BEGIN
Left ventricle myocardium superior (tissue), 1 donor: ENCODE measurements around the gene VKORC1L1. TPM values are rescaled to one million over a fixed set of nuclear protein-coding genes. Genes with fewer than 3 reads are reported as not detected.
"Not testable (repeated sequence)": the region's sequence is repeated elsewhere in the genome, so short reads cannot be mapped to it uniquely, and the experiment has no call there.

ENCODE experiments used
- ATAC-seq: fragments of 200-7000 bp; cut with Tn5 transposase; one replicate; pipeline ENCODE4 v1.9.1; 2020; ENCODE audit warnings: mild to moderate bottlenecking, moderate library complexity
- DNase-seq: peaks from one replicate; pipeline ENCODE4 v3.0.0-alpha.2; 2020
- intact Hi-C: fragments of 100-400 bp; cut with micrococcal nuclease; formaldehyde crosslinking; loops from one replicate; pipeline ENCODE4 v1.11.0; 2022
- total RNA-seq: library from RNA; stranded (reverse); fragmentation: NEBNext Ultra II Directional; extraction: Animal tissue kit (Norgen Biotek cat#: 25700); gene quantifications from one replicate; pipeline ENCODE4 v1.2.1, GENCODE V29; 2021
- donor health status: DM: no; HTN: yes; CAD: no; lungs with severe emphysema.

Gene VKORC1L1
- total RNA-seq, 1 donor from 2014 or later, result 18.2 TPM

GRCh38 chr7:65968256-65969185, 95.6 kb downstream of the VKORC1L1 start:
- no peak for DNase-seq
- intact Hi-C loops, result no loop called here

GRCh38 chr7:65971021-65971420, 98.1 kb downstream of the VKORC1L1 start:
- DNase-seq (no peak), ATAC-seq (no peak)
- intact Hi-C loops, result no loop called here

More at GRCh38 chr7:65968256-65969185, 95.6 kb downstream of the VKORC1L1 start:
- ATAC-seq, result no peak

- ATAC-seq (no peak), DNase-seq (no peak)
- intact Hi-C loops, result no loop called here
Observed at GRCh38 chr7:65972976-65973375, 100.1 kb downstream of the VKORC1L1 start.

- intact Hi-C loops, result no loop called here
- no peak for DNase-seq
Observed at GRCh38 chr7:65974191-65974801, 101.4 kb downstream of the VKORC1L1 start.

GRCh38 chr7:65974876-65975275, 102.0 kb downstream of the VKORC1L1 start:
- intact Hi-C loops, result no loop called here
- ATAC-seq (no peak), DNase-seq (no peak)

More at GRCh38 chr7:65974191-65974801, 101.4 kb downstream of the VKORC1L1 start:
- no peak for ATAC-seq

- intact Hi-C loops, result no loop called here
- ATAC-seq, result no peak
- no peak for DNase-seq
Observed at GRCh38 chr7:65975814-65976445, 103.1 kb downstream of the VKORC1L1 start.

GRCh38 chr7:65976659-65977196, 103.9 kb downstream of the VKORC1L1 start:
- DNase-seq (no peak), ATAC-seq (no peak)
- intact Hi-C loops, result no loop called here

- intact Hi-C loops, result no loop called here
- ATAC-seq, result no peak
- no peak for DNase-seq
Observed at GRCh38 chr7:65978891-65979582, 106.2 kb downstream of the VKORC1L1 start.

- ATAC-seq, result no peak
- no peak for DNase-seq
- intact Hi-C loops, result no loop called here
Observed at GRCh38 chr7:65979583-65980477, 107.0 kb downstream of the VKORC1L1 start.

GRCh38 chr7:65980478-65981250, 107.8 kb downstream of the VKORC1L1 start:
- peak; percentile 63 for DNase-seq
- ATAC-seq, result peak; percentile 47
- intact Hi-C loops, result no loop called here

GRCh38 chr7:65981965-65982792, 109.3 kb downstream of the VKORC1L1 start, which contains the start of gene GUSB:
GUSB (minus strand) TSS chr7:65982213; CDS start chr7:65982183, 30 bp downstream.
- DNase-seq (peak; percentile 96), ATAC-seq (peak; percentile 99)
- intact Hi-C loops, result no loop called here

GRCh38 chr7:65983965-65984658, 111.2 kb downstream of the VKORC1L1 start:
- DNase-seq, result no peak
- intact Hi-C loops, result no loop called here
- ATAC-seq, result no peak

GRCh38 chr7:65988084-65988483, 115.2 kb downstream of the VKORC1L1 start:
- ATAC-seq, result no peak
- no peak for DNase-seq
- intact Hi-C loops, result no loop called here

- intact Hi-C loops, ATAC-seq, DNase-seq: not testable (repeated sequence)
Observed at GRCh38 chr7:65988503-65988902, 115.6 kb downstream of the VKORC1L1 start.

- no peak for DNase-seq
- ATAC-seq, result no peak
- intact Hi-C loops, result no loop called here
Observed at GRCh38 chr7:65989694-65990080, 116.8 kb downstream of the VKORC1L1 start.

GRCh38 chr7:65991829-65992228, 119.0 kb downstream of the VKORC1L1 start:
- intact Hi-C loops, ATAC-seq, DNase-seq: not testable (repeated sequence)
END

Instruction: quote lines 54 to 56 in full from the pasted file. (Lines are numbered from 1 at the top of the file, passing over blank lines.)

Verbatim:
- DNase-seq, result no peak
- intact Hi-C loops, result no loop called here
- ATAC-seq, result no peak